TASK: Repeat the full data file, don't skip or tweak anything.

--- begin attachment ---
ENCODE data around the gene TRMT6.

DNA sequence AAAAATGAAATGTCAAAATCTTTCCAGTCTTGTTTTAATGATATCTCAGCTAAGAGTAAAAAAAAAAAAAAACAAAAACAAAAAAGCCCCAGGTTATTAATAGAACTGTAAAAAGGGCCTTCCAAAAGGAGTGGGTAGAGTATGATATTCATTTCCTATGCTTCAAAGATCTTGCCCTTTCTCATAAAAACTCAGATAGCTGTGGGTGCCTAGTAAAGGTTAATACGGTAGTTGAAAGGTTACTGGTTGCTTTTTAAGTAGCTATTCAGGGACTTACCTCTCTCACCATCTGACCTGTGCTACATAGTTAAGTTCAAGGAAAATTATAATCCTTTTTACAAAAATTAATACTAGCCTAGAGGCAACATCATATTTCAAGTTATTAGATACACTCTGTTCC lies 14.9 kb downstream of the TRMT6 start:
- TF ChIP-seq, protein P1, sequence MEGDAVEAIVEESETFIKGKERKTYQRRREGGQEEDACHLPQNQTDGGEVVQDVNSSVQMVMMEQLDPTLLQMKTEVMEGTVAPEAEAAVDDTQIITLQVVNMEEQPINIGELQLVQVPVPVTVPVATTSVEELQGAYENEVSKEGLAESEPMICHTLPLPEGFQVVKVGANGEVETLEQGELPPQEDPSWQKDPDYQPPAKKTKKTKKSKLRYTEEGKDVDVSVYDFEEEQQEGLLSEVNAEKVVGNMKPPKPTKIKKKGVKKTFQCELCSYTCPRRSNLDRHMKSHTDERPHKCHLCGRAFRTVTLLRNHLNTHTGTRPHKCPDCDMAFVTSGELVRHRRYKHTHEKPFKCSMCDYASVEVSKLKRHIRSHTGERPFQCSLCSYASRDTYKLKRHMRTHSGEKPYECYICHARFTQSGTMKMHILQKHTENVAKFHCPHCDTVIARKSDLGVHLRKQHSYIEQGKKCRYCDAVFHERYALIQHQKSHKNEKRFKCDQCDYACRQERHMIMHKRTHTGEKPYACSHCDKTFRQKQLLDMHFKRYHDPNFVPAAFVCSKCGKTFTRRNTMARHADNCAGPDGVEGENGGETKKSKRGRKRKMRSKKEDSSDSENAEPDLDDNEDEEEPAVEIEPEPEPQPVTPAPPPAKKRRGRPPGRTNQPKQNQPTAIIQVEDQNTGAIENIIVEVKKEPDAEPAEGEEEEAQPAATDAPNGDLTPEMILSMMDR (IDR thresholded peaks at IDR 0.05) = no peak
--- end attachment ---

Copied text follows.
ENCODE data around the gene TRMT6.

DNA sequence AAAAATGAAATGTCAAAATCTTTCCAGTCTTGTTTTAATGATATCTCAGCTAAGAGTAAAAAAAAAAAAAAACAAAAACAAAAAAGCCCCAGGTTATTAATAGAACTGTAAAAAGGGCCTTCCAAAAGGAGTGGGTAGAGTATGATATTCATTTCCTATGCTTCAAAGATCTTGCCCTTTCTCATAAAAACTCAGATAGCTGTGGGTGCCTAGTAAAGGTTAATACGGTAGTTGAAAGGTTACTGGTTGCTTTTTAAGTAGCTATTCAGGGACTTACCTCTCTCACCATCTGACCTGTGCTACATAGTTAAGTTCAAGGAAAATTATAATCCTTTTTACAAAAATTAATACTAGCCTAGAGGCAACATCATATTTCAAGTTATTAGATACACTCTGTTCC lies 14.9 kb downstream of the TRMT6 start:
- TF ChIP-seq, protein P1, sequence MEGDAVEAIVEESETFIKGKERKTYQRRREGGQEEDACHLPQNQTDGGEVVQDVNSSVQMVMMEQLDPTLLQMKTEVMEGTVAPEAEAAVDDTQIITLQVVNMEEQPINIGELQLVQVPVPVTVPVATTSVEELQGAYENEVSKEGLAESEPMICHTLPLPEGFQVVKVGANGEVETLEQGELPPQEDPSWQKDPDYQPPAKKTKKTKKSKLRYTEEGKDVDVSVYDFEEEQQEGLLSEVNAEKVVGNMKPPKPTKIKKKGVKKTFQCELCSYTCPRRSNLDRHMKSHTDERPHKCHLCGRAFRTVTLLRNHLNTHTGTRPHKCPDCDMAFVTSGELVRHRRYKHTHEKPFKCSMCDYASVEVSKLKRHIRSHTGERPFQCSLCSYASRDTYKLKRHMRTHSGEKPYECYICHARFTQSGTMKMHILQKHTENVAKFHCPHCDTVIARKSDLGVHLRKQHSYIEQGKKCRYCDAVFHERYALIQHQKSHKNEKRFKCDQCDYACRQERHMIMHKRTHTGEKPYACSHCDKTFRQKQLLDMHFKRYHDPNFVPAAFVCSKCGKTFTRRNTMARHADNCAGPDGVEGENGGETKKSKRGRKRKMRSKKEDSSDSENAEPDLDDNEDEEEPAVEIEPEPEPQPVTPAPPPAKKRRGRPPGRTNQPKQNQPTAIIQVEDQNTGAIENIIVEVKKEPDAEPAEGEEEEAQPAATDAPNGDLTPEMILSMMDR (IDR thresholded peaks at IDR 0.05) = no peak